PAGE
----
OMAHA, Neb. (WOWT) -- A program is changing lives and communities in the metro by helping teenagers find a summer job.
At 16-years-old, Dorothy Nolan is spending her summer working at American National Bank. She's an intern in the community relations department, with her own desk and even her own name plate.
“This is probably the best first job I could have,” said Nolan. “I feel I’ve grown with this being my first job. It’s a brand new experience and I’ve learned a lot about community relations and banking.
Dorothy is part of the African American Empowerment Network's Step-Up Omaha program, where teens and young adults are partnered with employers.
“I feel more kids should see the professional world early because they'll gain valuable experience and skills through working in a professional setting that could possibly help with a future career,” Nolan told WOWT 6 News.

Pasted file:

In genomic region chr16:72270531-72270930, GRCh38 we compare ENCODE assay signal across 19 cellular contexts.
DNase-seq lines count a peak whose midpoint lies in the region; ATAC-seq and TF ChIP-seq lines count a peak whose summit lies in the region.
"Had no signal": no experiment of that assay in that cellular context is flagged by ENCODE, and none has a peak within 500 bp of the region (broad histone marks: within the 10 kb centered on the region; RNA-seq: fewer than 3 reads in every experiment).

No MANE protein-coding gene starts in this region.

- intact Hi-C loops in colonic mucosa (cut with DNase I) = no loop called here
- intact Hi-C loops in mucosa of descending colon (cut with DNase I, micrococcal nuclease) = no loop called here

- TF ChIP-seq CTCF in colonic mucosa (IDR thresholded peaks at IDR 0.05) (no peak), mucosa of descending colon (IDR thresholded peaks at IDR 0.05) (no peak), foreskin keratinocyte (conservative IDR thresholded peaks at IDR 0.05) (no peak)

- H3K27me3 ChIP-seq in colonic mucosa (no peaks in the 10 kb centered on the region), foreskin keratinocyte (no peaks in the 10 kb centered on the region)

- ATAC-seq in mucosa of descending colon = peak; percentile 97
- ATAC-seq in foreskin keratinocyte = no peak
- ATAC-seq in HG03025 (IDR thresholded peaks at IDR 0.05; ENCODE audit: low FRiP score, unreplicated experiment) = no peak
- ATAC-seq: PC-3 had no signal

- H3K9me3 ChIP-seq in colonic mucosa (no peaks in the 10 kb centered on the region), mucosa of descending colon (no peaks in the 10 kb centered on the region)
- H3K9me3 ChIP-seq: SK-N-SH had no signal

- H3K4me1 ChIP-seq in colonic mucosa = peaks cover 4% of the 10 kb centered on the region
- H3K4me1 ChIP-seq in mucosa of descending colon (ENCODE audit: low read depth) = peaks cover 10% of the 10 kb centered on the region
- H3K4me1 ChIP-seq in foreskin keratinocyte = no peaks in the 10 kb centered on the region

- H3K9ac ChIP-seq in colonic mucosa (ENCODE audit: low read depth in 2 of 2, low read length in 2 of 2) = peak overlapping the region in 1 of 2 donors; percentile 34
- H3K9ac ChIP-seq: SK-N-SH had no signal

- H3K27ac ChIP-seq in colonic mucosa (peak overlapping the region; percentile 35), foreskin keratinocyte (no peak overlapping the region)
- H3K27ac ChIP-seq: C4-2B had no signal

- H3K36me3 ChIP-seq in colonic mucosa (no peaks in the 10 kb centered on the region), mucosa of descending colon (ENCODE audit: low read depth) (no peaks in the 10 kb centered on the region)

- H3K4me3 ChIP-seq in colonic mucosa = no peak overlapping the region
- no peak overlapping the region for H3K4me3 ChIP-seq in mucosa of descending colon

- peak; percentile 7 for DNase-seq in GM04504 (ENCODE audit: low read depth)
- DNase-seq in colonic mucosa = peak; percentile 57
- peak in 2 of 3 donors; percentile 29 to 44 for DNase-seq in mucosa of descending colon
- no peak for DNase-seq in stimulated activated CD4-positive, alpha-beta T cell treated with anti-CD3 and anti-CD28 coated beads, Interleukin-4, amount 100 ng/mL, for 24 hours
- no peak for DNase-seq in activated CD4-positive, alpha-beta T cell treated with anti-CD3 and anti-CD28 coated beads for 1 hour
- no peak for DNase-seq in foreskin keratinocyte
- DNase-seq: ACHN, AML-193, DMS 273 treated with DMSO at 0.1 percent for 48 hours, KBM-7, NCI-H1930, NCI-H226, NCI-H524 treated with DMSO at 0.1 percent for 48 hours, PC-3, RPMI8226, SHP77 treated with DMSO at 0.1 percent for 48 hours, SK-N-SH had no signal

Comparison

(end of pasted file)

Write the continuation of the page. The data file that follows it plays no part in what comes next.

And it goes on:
The program was created, in part, to fight the gun violence that too often dominates our local headlines. In many of these shootings, teenagers have pulled the trigger.
Jami Anders-Kemp with the Empowerment Network believes her group's efforts to connect kids with jobs can change lives.
“There is a lot of good going on. But we understand in those communities where they might not see that every day, that we just need to be present. We need to be there and show them that there is a different way,” Anders-Kemp said.
“I like being able to wake up and have a job to go to. It’s just really great,” said Nolan.
Dorothy Nolan is confident her summer job will lead to future success.
“It makes me feel really responsible and like I’m getting to know myself better and just what I’m capable of,” she said.
So far the Empowerment Network has helped more than 3,000 young people find summer jobs and internships in the metro. Some of the jobs are paid, others are unpaid but the participants can receive financial sponsorship through the program.
To contribute or to participate, find more information on Empowerment Network’s website.